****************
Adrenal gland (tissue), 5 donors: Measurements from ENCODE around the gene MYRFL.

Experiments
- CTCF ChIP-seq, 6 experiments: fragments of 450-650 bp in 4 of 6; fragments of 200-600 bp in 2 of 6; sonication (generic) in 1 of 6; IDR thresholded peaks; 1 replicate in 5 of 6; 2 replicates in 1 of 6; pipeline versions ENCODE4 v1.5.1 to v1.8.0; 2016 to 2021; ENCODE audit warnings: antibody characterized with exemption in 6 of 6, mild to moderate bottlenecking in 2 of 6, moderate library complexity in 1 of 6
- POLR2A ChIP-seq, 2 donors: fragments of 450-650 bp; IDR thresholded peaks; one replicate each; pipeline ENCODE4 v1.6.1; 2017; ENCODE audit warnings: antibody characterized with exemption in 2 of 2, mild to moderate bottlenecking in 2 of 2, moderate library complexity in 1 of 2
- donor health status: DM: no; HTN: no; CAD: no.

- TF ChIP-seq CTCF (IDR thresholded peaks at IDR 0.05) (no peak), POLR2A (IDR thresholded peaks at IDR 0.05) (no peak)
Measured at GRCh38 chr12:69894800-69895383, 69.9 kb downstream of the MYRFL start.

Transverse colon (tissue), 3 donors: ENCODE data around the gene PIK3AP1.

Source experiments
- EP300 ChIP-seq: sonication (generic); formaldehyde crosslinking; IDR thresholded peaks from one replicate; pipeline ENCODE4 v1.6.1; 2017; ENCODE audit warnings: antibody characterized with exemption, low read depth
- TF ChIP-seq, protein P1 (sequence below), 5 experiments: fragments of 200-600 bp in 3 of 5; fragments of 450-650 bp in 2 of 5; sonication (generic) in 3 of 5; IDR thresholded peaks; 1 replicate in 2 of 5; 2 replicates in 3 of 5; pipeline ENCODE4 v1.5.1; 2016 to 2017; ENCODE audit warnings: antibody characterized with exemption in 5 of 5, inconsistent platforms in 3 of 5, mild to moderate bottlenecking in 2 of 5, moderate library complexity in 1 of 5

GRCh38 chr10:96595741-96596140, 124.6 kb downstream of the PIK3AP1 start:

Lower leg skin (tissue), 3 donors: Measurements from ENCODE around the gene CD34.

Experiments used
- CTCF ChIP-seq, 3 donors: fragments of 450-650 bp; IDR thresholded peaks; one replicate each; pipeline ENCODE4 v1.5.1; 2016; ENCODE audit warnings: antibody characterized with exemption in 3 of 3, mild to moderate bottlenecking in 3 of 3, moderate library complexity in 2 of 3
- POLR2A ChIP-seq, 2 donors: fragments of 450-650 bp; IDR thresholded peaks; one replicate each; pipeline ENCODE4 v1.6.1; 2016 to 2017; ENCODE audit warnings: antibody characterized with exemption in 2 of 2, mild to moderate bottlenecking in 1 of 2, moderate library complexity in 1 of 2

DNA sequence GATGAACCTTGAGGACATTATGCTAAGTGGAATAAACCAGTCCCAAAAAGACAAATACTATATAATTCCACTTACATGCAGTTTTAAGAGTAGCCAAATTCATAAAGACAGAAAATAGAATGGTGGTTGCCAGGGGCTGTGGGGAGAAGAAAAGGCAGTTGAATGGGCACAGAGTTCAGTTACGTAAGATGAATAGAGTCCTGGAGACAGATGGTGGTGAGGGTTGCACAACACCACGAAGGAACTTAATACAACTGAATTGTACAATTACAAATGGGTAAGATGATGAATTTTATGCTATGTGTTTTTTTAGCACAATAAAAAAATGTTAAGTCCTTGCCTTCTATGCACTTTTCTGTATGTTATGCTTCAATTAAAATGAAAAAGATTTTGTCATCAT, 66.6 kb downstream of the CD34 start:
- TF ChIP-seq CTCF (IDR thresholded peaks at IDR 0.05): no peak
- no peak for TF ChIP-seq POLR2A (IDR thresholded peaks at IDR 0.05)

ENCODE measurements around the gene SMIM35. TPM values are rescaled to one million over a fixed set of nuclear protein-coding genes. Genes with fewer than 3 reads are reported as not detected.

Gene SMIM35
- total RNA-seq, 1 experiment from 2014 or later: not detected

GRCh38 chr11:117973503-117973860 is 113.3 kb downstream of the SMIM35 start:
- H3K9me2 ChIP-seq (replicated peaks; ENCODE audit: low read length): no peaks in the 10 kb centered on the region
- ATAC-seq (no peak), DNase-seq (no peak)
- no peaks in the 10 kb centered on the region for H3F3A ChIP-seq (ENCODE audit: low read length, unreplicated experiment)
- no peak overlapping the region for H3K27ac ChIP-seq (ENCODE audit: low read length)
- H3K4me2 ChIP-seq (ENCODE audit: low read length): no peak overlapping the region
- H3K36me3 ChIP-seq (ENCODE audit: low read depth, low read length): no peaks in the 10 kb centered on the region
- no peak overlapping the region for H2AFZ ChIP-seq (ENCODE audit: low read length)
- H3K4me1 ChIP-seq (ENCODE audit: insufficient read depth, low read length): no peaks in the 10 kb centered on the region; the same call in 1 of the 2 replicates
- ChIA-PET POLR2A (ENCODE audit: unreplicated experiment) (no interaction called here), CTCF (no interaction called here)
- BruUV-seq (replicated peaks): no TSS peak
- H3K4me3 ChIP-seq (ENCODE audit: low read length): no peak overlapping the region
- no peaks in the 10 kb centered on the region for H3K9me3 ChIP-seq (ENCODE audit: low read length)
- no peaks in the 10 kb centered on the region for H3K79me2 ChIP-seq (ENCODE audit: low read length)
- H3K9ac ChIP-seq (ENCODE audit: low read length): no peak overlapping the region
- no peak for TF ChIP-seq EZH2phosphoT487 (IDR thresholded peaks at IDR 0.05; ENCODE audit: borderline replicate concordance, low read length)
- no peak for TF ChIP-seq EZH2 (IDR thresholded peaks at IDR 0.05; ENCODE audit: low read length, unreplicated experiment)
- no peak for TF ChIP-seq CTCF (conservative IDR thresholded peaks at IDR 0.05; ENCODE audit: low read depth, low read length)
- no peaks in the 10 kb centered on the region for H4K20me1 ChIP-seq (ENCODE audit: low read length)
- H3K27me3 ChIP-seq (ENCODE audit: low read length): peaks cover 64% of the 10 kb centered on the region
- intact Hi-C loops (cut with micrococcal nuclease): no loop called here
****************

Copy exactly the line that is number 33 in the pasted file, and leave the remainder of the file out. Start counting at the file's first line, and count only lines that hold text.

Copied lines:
- BruUV-seq (replicated peaks): no TSS peak